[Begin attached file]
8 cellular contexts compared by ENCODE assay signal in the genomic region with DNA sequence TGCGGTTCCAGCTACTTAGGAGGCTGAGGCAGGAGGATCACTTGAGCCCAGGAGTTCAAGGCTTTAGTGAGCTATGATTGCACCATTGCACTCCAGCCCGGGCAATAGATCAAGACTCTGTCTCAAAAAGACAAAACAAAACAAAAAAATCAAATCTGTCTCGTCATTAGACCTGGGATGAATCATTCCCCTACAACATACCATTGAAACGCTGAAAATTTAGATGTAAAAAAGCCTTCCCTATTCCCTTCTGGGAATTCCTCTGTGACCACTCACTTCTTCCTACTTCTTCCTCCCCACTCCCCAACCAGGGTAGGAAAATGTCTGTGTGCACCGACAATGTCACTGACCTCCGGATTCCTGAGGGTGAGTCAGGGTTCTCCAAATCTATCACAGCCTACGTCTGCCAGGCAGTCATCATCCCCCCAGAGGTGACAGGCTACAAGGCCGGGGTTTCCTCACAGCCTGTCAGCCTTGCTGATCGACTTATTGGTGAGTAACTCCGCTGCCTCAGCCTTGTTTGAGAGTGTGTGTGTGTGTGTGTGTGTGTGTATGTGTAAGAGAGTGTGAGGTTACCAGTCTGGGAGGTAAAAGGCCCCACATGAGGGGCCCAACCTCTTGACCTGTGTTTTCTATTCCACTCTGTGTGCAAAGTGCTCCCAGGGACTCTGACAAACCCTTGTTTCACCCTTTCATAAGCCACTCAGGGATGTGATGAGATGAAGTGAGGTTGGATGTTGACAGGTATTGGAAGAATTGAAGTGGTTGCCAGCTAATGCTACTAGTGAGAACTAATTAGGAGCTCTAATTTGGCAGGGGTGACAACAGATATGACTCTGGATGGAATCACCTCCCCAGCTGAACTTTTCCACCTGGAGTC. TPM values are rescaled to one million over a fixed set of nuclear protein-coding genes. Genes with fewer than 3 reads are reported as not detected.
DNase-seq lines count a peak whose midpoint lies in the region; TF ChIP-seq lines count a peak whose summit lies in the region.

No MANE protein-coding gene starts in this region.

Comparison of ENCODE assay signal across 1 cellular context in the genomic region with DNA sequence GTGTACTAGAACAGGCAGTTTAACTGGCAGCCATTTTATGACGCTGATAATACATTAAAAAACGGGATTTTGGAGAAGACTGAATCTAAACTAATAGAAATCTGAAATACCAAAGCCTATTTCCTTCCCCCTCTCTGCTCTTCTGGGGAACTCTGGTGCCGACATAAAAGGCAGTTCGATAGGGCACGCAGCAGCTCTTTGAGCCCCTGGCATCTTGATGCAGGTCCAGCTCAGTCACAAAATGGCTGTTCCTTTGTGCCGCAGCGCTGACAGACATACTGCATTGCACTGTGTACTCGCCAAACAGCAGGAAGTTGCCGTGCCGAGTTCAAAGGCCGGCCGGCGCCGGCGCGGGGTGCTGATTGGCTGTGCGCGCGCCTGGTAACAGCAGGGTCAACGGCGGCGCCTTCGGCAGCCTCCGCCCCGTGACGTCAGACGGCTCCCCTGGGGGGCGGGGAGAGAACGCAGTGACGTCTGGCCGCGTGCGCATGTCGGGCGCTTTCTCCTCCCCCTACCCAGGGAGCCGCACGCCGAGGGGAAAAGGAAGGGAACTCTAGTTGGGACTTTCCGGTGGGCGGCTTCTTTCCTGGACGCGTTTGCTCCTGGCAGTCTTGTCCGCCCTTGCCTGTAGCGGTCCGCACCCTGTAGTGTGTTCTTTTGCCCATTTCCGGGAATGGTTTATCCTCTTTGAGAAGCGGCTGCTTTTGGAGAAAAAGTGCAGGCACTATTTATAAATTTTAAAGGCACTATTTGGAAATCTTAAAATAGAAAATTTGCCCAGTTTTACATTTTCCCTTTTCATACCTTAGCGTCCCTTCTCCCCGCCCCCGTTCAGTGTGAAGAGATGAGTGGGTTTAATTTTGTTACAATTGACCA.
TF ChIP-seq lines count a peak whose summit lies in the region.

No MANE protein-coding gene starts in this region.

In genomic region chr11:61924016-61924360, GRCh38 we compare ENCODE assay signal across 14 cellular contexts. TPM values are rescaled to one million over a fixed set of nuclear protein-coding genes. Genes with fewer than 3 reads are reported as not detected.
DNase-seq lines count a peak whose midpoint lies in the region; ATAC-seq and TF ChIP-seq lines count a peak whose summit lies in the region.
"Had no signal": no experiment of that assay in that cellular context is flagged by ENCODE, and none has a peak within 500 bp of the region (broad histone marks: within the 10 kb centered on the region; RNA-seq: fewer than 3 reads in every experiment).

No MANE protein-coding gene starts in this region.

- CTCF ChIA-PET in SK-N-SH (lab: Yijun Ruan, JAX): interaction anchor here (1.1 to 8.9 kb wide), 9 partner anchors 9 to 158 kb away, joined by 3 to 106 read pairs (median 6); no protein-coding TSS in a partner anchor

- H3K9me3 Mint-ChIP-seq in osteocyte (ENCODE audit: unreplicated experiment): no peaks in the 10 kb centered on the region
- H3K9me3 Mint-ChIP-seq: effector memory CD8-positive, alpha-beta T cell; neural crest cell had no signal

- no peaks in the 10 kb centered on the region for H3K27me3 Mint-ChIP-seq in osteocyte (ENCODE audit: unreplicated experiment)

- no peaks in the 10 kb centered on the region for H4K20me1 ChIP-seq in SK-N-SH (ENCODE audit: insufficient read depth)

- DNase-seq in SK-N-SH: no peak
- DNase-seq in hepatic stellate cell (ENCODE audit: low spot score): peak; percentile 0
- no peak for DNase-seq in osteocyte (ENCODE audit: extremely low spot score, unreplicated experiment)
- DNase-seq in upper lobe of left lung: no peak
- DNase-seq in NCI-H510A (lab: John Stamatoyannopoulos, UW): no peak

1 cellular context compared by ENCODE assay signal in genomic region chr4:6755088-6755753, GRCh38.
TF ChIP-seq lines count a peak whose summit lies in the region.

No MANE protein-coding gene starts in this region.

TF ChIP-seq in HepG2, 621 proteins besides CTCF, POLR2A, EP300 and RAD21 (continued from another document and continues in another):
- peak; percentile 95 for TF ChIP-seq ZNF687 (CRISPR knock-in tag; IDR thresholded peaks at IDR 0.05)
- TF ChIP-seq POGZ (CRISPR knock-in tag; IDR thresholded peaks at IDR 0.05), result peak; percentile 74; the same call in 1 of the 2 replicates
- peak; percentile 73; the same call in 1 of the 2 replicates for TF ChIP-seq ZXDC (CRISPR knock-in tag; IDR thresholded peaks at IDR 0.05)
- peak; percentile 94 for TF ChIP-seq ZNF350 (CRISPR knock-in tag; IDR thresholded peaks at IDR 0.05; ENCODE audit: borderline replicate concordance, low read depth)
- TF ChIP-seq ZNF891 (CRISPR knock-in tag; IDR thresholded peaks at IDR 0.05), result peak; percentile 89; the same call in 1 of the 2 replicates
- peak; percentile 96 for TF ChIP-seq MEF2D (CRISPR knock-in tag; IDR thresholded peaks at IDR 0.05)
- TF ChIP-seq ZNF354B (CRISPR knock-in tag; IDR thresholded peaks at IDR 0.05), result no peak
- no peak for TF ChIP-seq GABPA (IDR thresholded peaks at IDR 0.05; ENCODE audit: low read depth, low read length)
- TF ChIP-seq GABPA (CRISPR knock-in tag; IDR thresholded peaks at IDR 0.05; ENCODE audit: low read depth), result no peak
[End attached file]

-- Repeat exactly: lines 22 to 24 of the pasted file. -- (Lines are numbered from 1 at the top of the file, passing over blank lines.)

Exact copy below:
TF ChIP-seq lines count a peak whose summit lies in the region.

No MANE protein-coding gene starts in this region.

TF ChIP-seq in HepG2, 621 proteins besides CTCF, POLR2A, EP300 and RAD21 (continued from another document and continues in another):